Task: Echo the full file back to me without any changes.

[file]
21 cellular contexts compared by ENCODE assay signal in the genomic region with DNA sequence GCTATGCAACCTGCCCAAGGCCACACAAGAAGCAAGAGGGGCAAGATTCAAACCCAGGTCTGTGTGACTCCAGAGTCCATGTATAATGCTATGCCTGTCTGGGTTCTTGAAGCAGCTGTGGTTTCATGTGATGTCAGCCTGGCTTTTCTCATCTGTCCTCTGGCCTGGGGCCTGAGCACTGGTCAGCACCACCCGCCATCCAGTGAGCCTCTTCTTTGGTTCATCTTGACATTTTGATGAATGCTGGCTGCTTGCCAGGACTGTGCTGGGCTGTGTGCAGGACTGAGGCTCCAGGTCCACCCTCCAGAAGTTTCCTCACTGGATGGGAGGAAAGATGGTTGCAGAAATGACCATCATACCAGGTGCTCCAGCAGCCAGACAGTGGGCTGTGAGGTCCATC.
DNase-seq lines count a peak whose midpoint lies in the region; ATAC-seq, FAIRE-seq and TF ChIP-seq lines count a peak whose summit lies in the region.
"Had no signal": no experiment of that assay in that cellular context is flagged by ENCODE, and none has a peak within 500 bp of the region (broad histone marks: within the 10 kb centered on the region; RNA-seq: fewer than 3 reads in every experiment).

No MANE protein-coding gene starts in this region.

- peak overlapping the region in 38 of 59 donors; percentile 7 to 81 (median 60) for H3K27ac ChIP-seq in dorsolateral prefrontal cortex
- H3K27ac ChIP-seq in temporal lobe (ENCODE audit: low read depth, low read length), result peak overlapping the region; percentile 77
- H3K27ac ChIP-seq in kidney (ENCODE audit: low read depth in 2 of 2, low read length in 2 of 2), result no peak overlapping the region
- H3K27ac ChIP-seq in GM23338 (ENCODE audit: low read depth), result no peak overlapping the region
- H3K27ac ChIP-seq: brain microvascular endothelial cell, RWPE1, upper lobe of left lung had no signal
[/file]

21 cellular contexts compared by ENCODE assay signal in the genomic region with DNA sequence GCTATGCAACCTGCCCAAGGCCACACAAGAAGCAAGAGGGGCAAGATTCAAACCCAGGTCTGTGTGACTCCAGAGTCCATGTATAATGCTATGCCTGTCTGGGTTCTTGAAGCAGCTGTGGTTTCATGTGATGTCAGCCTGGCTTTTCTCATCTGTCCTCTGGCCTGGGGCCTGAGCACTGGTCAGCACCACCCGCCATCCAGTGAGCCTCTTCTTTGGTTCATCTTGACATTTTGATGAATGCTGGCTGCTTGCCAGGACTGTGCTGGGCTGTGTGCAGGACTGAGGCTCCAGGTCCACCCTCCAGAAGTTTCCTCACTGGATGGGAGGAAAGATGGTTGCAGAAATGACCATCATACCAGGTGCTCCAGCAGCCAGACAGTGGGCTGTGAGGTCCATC.
DNase-seq lines count a peak whose midpoint lies in the region; ATAC-seq, FAIRE-seq and TF ChIP-seq lines count a peak whose summit lies in the region.
"Had no signal": no experiment of that assay in that cellular context is flagged by ENCODE, and none has a peak within 500 bp of the region (broad histone marks: within the 10 kb centered on the region; RNA-seq: fewer than 3 reads in every experiment).

No MANE protein-coding gene starts in this region.

- peak overlapping the region in 38 of 59 donors; percentile 7 to 81 (median 60) for H3K27ac ChIP-seq in dorsolateral prefrontal cortex
- H3K27ac ChIP-seq in temporal lobe (ENCODE audit: low read depth, low read length), result peak overlapping the region; percentile 77
- H3K27ac ChIP-seq in kidney (ENCODE audit: low read depth in 2 of 2, low read length in 2 of 2), result no peak overlapping the region
- H3K27ac ChIP-seq in GM23338 (ENCODE audit: low read depth), result no peak overlapping the region
- H3K27ac ChIP-seq: brain microvascular endothelial cell, RWPE1, upper lobe of left lung had no signal